Tuesday, December 12, 2017

Cash on Your Wrist: Rolex as Currency



Rolex in the Movies


Cash on Your Wrist


Rolex as Currency 

 By DANNY CRIVELLO           


The virtual currency Bitcoin reached a record high today, shooting past $17,000, from $800 a year ago. Turns out, this so-called "invisible money" is a great way to store value and a great way to transfer that value across the globe thanks to the Internet.

Unlike Bitcoin, my Rolex is far from being invisible. But once on my wrist, it is a liquid asset that can easily cross borders. As a transoceanic pilot for a major airline, I have a wallet full of currencies  from yens to euros, pesos to pounds. I pay with credit cards first, cash second. My last resort is the Rolex on my wrist. When it comes to watches, Rolex is the most famous brand in the world, and it maintains exceptional value.


Philippe Cousteau, Jr., pictured above and below, wears a Rolex Sea-Dweller. Cousteau, who is the grandson of the legendary oceanic explorer Jacques Cousteau, told Bloomberg last month: "I was working on a project in Singapore, and an ex-[Special Air Service] soldier told me to always wear a nice watch: Don’t flaunt it, but have it with you. 

"He had a stainless-steel Rolex and wore it everywhere. He told me that no matter where you travel, a good watch  like a Rolex  is like currency and is something you can always use to barter to get yourself out of trouble.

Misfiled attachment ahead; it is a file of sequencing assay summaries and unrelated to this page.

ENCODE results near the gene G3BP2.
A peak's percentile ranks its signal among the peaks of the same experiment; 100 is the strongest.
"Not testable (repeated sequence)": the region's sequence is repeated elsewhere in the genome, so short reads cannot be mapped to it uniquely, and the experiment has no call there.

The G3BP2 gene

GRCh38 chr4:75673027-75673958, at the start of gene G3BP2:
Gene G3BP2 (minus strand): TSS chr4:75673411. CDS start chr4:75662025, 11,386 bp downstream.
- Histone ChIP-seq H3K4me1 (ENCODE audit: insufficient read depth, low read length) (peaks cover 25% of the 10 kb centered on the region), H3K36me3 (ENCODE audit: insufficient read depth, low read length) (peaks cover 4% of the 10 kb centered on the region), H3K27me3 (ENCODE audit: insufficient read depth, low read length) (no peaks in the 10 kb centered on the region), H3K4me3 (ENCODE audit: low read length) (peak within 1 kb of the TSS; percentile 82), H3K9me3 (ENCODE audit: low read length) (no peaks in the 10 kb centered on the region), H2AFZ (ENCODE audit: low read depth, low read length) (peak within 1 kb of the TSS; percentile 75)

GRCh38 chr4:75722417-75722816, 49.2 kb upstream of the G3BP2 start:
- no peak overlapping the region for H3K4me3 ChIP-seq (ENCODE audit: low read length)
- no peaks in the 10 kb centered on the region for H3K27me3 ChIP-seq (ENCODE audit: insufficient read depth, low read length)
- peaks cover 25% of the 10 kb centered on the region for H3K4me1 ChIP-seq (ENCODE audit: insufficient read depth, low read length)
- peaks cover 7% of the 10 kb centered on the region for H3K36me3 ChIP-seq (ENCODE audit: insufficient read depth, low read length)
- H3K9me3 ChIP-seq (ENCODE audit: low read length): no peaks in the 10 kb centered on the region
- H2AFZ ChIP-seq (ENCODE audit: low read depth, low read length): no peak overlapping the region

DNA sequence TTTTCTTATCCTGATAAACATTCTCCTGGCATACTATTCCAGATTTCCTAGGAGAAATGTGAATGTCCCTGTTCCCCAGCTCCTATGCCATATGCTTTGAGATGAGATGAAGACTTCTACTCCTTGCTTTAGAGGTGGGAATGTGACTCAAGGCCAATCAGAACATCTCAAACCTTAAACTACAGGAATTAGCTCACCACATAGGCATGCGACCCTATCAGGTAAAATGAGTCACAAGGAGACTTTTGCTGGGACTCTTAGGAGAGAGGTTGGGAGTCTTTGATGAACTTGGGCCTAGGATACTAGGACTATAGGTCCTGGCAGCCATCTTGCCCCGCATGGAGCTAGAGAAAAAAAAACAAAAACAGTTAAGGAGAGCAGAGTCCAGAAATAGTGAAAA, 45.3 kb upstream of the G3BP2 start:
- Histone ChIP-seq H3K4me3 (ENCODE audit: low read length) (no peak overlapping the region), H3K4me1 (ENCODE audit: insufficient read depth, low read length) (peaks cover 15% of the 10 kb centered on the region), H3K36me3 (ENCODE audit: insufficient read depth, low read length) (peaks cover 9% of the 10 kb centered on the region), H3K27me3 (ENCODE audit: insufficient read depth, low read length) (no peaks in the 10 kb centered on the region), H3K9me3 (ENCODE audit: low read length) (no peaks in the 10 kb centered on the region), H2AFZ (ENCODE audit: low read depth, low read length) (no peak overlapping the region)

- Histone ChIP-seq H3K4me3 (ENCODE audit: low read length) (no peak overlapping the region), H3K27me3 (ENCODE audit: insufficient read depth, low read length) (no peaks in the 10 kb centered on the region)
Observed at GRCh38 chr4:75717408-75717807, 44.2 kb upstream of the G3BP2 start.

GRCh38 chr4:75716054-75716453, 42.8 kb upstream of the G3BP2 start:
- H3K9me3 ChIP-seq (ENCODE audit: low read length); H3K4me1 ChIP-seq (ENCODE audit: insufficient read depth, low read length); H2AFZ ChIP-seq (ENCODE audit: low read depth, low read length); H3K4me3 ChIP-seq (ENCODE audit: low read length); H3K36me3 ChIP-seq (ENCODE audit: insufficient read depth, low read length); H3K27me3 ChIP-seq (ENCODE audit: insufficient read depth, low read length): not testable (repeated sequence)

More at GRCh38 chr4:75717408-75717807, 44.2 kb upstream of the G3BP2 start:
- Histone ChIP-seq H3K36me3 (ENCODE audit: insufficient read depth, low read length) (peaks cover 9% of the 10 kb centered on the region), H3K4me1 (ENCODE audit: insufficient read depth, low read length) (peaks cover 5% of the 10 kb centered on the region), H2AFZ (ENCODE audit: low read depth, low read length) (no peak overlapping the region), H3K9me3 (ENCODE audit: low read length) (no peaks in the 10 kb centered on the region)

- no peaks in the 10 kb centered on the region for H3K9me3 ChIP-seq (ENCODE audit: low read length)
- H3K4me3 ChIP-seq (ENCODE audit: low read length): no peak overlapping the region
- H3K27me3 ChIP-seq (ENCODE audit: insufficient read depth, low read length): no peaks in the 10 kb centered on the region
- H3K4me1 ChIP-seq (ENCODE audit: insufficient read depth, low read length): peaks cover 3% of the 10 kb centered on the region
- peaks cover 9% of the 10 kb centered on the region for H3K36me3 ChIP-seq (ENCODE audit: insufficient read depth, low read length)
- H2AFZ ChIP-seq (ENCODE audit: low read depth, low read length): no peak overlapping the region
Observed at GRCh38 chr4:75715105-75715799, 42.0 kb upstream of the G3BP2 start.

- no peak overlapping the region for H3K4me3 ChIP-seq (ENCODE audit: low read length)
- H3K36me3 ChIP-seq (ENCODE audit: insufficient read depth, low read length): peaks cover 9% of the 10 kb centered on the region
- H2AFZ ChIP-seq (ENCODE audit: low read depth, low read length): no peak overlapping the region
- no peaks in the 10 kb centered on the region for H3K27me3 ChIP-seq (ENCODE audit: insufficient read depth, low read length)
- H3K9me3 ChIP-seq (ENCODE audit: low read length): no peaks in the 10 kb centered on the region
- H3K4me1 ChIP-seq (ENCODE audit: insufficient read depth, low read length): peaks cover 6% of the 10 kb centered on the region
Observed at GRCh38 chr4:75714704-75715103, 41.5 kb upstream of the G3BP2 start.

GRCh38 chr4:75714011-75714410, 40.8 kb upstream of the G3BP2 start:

"You always hear 'never have anything nice on expedition,' but that soldier’s advice was smart and practical so I always wear a 'tradable' watch that can help get me out of a bind."


While I did walk in the streets of Singapore wearing a Rolex like Philippe Cousteau, I never had to use it for emergency. But the idea was depicted in several movies through the years. 

Here are some of the films that show the power of Rolex as currency. (The list doesn't pretend to be exhaustive.) Unfortunately, some scenes don't lend well for still pictures, so not all Rolex shots could be included. 

"Bourne Legacy" (2012)

Jeremy Renner who plays Aaron Cross gains passage onto a boat by using a gold Daytona. Below we see the boat captain with his new watch.


"Marathon Man" (1976)

The character played by Dustin Hoffman, Thomas Levy, uses a Rolex GMT-Master to pay for a taxi fare. Hoffman only wants a dime back to make a phone call. The scene is pictured above this article and also briefly in the Rolex commercial that aired during the Oscars this year. 


"Rain Man" (1988)

After finding out his autistic brother can count a deck of cards, Charlie Babbitt, played by Tom Cruise, pawns his yellow-gold Day-Date to buy suits for him and his brother (Dustin Hoffman) and a seat at a blackjack table at the Caesars Palace Casino.


"National Treasure" (2004)

Benjamin Gates, played by Nicolas Cage, gives a waitress his Rolex so he can get $100 from her cash register. "It's called a Submariner. I dive with it," he tells her. "It's actually quite valuable." 


"Leaving Las Vegas" (1995)

Alcoholic Ben Sanderson, played by Nicolas Cage, pawns his Daytona to sustain his addiction. 


"Home Alone" (1990)